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  • Compliance & Business Integrity
  • 11-10-2017

In connection with its presidency of the Council of the European Union, Estonia launched a website at the Tallinn Digital Summit consisting of map of the world and an explanation of EU sanctions. The purpose of the EU Sanctions Map is to make information about EU sanctions more readily accessible and clear.

Until now, Europe did not have a handy overview of EU sanctions despite the fact that sanctions are frequently announced in connection with the EU’s security and foreign policy. It was a shame that all Member States had to individually answer the same questions over and over again and had to draft their own explanations, especially since all information was and is already available online, though it was not always easy to find. An Estonian news website explained that that is why Estonia developed the EU Sanctions Map as its 'digital contribution' in connection with its presidency of the Council of the European Union.

As the name already suggests, the EU Sanctions Map presents a map of the world listing the countries that are subject to EU sanctions. Simply click on a country to see what sanctions are in place and what kind of sanctions they are, e.g. restrictions on the export of military equipment or dual use items, financial restrictions or the freezing of funds. Clicking on ‘legal acts’or ‘guidelines’ also gives you access to links to underlying regulations and explanatory notes where available (such as the EU Common Military List, the European List of Dual-Use Items en guidance notices issued by the European Commission). The website furthermore offers the possibility to check persons and entities against the sanctions lists.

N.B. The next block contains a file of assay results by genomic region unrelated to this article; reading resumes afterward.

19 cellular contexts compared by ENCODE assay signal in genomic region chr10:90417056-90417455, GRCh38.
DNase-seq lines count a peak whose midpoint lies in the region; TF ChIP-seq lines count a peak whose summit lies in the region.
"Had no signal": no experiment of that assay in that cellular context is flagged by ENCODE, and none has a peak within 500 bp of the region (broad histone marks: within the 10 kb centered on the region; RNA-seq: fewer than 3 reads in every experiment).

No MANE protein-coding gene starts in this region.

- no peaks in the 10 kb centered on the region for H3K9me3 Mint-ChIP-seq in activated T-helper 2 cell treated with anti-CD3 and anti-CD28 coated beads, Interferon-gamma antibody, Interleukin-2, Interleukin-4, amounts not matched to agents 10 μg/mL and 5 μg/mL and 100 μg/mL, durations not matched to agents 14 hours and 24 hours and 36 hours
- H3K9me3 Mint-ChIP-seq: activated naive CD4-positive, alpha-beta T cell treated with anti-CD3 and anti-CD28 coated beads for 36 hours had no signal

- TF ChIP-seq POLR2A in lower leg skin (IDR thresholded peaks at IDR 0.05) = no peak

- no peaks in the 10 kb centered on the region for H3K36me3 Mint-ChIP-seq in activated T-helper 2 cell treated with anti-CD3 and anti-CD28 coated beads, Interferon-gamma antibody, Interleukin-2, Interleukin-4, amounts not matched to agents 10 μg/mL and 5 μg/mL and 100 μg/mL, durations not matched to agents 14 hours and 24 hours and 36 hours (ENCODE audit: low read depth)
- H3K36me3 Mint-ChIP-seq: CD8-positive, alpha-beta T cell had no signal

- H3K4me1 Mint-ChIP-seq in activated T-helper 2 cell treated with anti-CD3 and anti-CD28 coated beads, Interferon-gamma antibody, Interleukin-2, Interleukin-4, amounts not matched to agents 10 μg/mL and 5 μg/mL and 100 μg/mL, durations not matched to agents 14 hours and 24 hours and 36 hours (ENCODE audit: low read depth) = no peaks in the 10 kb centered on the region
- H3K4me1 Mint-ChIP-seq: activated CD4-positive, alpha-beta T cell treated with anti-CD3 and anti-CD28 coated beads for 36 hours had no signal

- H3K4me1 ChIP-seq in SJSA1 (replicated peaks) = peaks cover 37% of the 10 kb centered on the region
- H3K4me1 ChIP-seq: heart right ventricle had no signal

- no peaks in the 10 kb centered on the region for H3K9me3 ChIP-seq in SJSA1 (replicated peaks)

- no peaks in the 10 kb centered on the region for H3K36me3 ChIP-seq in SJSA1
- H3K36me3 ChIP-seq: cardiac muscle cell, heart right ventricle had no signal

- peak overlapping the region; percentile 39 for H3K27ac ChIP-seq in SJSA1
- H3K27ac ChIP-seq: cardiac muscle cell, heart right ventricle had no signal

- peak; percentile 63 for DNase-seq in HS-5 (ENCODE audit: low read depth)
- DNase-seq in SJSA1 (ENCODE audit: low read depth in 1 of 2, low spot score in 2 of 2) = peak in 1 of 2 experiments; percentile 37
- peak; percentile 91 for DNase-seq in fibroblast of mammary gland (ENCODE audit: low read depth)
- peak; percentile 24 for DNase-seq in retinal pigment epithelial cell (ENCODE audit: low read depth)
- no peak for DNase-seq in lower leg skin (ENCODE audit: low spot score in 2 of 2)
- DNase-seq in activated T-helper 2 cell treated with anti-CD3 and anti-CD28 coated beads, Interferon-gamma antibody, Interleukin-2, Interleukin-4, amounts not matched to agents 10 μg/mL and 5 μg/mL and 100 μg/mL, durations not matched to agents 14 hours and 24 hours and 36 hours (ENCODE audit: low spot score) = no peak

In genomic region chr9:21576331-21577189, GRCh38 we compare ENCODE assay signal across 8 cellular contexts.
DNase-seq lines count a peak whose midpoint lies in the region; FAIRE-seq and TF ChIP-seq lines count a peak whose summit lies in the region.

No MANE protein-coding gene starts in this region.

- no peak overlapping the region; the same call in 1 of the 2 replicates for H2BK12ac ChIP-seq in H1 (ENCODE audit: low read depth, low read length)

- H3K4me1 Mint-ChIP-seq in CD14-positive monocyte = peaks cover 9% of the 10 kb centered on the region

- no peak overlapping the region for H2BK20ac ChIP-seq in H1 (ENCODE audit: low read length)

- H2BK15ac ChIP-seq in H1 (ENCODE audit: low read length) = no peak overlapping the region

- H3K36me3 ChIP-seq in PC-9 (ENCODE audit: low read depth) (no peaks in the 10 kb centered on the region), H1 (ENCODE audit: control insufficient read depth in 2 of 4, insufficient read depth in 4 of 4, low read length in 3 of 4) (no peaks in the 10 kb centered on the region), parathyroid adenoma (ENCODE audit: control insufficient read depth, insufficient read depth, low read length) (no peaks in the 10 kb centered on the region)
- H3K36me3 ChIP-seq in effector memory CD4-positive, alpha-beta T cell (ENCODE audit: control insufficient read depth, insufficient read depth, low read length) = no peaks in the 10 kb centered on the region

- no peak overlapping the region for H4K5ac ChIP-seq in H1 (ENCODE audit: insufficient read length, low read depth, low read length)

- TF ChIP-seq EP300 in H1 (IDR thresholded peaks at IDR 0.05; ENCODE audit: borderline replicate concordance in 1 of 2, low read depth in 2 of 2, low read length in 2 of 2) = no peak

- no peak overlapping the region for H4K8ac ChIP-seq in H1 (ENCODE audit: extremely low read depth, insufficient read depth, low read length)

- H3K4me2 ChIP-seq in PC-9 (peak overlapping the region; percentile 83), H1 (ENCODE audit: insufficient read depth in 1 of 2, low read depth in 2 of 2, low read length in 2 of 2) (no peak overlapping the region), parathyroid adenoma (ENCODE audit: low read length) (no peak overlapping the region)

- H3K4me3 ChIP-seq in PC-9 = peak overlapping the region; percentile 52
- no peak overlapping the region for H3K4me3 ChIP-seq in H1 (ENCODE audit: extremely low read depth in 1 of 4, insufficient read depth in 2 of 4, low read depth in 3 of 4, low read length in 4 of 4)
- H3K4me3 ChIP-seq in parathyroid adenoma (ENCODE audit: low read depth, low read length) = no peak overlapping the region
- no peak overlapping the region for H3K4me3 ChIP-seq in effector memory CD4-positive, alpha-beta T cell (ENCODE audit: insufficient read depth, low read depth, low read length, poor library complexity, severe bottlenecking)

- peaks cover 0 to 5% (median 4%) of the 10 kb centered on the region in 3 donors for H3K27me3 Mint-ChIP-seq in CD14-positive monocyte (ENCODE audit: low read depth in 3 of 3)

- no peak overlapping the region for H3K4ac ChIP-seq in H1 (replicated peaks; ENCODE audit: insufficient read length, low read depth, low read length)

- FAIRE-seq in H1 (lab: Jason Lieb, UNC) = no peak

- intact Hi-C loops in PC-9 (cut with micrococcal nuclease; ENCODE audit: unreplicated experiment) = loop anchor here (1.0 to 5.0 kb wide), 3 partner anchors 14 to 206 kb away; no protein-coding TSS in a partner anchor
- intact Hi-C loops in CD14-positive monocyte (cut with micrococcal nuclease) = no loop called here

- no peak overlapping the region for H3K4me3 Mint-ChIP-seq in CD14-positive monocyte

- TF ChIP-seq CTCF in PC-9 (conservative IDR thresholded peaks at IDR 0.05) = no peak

It is important to always bear in mind the fact that sanctions may in fact be in place against parties even though they do not appear on the sanctions lists. This can be the case, for example, where such parties are in the hands of a directly sanctioned party that does appear on a list. An act or transaction can also be subject to sanctions based on the type of goods or services, or the location of the project associated with an act or transaction. This means that it will not suffice to check only the immediate parties concerned and the underlying parties. For more information on this topic, read our earlier blog Prison sentence for prohibited indirect trading with Iran.

Unfortunately, this means that assessing sanctions will never really be easy, but the website is most certainly a step in the right direction to assessing the sanction risks associated with your business operations, clients and other related parties. As the 'most digital presidency of the Council of European Union ever’, Estonia has until 31 December 2017 to work on its digital objectives for the EU. After that date, Estonia will pass on the responsibility for the website to the European Commission. We are curious as to whether the EU will continue this great initiative.

Please feel free to contact us if you have any questions about sanctions.

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